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Hoffmann, Josef,1870–1956, Austrian architect. A student of Otto Wagner, he was a leader of Austrian decoration in the first three decades of the 20th cent. His sophisticated compositions, based on rectangles and squares, with delicate ornamental trimming, can best be seen in the architecture and decor of his masterpiece, the Palais Stoclet in Brussels (1905–11).
See study by E. Sekler (tr. 1985).
Born Dec. 15, 1870, in Pirnitz (present-day Brtnice, Czechoslovakia); died May 7, 1956, in Vienna. Austrian architect.
Hoffmann studied at the Vienna School of Applied Arts and under K. von Hasenhauer and O. Wagner. He helped organize the Wiener Sezession (1897), the Wiener Werkstätte (1903), and the Österreicher Werkbund (1912). While he was a leading representative of Viennese art nouveau, the rationality of a number of his works paved the way for functionalism.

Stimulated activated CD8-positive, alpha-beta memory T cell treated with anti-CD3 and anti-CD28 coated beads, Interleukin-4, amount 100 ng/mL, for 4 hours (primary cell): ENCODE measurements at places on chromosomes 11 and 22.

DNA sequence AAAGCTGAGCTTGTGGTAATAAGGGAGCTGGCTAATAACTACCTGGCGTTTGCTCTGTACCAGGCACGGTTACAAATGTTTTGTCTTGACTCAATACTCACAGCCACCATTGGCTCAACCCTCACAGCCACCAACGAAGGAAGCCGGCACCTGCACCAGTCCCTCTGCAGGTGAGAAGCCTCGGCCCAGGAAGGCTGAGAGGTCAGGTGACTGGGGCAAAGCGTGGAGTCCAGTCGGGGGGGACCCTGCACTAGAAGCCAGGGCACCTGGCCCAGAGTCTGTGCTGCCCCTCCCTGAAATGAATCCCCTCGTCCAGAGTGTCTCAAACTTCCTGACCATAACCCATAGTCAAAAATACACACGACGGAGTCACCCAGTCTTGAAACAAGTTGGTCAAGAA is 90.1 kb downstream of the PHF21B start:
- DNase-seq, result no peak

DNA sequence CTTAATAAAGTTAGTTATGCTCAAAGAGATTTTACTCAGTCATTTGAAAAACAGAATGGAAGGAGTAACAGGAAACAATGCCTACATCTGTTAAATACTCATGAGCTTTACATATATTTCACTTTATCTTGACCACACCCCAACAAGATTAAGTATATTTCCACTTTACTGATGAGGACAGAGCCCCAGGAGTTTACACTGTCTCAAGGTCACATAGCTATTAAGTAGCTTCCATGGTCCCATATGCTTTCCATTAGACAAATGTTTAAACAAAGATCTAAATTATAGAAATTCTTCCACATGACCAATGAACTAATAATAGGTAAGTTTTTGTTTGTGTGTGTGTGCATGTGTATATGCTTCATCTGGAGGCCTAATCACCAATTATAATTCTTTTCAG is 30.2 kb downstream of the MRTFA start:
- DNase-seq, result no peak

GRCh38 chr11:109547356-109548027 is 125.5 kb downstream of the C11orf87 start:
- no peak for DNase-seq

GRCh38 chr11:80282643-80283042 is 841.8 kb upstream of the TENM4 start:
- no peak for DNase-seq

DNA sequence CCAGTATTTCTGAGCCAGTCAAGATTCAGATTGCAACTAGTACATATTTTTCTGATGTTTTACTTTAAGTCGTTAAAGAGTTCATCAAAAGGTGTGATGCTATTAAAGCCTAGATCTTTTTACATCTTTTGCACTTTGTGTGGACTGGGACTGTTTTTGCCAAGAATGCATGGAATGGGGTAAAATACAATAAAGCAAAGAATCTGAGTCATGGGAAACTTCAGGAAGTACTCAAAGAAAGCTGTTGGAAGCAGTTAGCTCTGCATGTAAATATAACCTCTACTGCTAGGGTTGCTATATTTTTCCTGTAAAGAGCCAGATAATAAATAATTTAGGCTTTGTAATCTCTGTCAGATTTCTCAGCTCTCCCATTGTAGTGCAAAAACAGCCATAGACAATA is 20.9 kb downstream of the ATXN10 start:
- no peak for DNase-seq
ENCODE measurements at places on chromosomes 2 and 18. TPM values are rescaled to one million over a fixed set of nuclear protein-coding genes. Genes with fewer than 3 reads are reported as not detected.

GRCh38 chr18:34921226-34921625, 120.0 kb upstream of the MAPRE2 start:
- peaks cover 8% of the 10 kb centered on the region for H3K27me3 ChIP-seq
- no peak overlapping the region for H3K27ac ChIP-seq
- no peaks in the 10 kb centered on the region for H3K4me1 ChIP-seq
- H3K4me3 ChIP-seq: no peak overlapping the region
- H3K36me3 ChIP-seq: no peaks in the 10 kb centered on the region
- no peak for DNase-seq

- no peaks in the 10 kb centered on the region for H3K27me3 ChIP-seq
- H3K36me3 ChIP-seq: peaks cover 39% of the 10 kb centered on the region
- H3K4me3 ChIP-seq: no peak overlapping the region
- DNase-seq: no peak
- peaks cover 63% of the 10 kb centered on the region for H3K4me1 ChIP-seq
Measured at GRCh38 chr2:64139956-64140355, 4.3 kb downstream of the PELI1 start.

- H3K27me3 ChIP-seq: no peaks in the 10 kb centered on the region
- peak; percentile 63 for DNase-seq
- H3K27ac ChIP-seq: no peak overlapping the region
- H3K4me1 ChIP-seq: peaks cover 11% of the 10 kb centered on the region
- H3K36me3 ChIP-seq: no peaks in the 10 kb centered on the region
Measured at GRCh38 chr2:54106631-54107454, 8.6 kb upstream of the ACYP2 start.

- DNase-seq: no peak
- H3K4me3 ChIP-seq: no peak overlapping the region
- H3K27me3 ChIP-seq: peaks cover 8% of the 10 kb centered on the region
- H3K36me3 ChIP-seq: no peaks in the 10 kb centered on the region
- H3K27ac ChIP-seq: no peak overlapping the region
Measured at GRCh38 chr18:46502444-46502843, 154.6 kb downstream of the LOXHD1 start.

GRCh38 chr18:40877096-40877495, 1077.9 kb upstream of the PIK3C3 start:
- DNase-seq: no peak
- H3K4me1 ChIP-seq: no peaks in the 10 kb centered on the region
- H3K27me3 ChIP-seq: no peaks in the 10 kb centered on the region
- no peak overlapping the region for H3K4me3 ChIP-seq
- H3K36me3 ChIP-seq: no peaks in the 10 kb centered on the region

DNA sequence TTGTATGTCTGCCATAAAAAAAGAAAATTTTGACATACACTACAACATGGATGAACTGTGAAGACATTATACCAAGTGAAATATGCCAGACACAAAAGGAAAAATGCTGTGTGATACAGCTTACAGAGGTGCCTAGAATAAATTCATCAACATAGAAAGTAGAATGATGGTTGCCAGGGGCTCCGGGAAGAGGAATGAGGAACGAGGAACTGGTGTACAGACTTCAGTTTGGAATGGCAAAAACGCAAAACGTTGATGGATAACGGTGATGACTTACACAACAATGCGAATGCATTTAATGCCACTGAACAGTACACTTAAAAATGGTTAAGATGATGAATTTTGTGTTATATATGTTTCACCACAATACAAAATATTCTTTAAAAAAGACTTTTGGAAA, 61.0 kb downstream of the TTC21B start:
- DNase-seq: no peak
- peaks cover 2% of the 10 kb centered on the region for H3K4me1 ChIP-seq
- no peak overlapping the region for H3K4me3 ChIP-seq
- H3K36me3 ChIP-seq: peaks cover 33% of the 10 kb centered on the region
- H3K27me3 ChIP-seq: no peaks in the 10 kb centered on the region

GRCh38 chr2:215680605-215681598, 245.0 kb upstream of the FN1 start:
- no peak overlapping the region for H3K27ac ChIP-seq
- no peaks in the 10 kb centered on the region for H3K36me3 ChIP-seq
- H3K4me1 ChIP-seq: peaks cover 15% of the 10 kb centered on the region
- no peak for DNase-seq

Hoffmann’s major works include the Purkersdorf Sanatorium near Vienna (1903–04), the Stoclet House in Brussels (1905), and the Austrian pavilions at many exhibitions, including the Deutscher Werkbund Exhibition in Cologne (1914).